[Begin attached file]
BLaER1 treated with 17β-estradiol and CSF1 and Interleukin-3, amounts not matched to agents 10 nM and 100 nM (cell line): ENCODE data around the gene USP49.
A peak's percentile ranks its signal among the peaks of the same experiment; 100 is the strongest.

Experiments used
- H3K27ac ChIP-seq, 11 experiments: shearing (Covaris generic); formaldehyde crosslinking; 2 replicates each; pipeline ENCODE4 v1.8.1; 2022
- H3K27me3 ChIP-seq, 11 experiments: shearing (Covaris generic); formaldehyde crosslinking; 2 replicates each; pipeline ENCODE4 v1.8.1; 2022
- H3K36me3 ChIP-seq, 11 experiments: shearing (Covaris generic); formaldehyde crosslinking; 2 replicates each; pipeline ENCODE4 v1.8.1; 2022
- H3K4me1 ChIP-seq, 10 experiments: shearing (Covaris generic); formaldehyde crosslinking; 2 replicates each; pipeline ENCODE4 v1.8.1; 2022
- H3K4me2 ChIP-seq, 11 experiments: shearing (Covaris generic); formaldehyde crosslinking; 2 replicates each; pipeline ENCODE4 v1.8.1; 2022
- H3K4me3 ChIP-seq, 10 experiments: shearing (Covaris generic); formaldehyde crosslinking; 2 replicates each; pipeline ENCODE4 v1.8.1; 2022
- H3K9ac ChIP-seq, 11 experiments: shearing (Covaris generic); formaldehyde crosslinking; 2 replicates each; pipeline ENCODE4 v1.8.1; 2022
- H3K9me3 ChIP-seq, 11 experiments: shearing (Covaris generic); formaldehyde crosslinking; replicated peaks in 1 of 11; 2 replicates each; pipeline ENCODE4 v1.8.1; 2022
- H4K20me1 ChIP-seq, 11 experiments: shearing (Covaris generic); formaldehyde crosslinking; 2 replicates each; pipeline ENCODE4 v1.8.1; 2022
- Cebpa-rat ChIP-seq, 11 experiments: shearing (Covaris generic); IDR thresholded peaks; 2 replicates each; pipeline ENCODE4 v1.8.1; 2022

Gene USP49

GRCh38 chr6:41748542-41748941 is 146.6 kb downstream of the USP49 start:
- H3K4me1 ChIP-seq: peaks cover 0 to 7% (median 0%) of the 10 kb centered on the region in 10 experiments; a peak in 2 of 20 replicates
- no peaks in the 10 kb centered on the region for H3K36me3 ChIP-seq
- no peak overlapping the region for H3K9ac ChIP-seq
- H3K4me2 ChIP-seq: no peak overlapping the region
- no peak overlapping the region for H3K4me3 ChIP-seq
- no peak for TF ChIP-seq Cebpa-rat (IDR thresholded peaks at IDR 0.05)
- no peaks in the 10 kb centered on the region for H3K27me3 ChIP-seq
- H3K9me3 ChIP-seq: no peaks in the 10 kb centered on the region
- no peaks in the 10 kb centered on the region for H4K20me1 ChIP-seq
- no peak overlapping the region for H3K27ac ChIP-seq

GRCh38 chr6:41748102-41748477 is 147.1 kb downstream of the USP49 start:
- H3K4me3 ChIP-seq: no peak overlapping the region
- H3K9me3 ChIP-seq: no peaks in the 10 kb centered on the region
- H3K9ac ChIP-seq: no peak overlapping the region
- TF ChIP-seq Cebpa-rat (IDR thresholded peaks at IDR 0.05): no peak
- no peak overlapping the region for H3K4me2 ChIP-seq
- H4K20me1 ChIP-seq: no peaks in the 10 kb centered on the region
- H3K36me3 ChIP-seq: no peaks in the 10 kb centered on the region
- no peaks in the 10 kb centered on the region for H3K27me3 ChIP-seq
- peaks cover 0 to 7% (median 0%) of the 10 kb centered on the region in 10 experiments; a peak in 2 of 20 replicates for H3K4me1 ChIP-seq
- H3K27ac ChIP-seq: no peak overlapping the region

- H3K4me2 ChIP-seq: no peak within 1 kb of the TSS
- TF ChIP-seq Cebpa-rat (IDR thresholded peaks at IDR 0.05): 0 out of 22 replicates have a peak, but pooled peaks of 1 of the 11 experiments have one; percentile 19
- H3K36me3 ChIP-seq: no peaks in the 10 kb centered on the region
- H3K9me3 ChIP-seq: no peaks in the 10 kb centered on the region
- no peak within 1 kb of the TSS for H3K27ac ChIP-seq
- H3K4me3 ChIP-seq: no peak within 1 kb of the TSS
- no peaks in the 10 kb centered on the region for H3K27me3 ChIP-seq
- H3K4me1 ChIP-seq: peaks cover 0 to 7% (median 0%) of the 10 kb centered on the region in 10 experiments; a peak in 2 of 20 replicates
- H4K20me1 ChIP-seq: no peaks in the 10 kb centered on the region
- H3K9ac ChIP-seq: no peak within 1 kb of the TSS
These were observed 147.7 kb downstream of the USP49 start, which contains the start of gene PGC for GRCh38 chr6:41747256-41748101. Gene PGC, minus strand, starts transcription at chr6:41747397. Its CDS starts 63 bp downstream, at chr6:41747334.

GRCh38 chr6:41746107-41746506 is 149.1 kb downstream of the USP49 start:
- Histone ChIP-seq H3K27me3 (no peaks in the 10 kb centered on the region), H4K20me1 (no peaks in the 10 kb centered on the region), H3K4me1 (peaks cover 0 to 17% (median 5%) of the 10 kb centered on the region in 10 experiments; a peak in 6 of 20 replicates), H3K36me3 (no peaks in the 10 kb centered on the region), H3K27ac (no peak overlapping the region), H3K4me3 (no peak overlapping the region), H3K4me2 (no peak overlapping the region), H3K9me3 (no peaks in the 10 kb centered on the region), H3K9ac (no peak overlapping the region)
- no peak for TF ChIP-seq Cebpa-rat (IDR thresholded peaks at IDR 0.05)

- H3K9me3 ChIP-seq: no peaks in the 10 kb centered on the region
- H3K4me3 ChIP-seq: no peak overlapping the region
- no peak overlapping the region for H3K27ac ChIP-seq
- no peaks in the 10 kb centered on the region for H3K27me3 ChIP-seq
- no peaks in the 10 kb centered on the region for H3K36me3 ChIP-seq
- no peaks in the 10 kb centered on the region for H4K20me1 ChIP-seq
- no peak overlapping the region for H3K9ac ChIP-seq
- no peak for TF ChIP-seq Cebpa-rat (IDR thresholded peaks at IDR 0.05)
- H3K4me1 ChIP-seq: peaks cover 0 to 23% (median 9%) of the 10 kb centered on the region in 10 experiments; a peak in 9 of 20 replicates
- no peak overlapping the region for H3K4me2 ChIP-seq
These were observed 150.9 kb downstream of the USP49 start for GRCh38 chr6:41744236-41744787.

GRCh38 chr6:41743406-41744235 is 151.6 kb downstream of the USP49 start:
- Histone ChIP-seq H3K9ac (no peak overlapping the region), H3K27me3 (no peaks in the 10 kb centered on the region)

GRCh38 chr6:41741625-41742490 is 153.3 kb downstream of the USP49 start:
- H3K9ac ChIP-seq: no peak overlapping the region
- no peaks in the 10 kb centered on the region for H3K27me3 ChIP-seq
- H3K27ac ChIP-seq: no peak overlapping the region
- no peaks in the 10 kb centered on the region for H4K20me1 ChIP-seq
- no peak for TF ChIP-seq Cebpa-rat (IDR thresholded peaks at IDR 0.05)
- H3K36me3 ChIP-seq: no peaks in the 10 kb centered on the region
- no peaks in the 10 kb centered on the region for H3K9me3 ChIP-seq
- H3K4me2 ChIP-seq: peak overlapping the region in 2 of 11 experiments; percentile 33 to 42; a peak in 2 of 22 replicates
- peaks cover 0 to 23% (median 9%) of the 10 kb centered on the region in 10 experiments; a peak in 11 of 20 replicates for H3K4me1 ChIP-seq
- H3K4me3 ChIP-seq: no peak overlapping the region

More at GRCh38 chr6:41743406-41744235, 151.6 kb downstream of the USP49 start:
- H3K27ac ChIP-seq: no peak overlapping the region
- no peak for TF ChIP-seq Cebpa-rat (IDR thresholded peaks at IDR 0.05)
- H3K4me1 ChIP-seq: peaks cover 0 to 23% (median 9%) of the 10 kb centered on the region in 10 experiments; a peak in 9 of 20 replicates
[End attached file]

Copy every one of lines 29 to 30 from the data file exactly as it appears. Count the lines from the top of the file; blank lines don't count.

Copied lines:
- H3K9ac ChIP-seq: no peak overlapping the region
- TF ChIP-seq Cebpa-rat (IDR thresholded peaks at IDR 0.05): no peak